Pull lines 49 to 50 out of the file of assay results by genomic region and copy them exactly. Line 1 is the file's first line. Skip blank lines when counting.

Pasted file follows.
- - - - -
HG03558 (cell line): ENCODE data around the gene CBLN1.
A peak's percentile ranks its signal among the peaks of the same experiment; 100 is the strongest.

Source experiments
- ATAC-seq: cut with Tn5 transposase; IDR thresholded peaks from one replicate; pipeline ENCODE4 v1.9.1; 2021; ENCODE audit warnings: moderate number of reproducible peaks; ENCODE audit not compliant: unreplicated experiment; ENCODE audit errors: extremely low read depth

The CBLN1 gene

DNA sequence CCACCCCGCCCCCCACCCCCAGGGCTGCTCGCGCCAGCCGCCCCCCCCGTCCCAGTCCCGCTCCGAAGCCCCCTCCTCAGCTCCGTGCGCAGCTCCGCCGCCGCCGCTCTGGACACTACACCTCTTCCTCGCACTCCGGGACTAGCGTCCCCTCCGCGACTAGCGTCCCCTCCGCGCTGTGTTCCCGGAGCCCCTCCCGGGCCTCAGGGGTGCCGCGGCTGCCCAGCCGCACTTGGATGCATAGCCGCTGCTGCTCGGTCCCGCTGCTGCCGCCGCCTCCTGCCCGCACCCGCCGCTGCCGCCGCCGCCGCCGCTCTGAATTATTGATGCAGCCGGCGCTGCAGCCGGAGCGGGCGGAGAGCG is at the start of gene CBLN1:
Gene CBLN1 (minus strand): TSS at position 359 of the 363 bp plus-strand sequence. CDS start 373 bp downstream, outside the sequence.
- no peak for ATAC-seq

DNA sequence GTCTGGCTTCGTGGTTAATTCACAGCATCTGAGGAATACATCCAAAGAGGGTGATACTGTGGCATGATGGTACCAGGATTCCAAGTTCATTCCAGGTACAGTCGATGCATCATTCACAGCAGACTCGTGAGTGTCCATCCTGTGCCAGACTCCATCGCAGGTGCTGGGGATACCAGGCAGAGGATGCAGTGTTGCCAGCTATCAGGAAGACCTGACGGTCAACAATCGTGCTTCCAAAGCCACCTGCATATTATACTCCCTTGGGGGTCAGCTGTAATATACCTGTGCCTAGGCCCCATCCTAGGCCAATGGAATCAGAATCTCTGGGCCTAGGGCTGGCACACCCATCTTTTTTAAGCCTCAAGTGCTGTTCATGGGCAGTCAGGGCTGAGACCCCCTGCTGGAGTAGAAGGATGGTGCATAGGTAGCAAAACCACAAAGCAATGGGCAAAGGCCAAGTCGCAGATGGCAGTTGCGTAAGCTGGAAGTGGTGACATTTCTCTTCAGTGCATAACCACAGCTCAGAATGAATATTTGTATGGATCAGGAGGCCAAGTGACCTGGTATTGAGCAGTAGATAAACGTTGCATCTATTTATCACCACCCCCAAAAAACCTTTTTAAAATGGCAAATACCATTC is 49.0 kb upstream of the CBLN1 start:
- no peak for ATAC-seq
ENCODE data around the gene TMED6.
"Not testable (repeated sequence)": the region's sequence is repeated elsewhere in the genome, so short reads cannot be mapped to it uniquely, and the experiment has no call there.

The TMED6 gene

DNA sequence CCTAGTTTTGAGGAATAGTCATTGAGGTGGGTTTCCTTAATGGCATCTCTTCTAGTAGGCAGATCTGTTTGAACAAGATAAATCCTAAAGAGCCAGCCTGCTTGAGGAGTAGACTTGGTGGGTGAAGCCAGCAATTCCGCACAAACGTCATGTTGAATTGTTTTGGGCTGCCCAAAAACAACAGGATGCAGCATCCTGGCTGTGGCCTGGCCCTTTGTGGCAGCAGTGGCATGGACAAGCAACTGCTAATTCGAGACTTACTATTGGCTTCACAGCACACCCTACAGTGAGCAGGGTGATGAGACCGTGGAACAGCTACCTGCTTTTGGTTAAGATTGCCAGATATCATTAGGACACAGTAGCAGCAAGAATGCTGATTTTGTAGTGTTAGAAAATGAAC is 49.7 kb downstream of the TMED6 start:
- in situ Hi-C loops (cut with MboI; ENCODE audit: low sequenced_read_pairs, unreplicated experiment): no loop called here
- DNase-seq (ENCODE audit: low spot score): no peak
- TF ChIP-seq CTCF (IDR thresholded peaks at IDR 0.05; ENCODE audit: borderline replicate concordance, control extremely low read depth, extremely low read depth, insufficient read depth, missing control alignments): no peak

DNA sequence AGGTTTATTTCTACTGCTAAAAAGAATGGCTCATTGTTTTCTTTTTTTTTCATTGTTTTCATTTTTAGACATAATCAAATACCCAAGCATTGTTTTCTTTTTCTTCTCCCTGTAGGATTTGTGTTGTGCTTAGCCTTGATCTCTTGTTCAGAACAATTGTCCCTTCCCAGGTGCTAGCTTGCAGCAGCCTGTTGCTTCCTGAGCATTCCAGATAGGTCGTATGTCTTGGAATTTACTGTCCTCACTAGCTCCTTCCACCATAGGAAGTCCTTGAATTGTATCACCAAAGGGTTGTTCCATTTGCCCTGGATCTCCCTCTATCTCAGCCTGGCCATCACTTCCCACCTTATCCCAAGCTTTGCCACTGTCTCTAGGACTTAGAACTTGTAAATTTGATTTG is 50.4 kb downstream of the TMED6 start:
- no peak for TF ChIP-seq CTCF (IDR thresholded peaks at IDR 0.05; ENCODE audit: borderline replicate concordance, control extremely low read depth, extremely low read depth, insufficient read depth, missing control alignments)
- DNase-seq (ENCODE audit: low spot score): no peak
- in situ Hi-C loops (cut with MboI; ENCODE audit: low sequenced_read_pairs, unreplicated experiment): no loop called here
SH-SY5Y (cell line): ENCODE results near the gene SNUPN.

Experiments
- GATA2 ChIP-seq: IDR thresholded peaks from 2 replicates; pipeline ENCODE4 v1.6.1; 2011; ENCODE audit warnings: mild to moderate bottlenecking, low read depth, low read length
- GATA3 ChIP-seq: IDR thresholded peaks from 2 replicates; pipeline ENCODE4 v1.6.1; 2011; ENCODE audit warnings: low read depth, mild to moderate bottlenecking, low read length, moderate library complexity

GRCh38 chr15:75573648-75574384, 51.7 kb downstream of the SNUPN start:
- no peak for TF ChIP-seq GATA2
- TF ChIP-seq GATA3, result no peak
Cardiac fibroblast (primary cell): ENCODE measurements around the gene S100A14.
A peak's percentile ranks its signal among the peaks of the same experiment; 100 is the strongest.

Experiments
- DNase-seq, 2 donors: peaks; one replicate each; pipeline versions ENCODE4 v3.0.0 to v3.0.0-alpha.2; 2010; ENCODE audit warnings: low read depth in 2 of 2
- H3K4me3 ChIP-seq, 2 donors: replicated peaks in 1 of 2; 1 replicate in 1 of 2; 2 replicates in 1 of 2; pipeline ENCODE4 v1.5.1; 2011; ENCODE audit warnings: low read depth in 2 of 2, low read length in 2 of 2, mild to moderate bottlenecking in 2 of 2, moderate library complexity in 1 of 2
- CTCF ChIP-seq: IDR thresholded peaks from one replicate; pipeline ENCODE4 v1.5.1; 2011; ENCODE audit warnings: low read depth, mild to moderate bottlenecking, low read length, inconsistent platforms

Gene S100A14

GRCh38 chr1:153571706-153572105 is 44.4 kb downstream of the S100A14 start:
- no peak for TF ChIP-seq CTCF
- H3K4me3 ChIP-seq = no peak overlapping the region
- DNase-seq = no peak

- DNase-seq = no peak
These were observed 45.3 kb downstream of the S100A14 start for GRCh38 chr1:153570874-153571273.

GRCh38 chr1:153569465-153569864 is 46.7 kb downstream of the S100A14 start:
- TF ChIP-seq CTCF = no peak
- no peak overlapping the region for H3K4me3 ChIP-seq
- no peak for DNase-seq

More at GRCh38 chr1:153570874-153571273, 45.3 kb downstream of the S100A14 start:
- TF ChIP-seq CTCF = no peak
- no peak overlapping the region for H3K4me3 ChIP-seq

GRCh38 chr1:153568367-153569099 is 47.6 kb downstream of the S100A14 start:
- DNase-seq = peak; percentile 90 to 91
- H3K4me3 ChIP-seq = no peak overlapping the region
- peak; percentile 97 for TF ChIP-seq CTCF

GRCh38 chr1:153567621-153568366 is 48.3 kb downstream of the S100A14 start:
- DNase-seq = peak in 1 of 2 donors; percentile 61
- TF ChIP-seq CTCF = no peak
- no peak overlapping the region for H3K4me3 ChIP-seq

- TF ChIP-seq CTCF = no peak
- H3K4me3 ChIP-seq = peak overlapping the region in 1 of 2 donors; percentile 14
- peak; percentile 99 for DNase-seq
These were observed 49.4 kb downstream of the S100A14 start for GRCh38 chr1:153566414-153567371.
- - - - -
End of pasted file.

GRCh38 chr1:153568367-153569099 is 47.6 kb downstream of the S100A14 start:
- DNase-seq = peak; percentile 90 to 91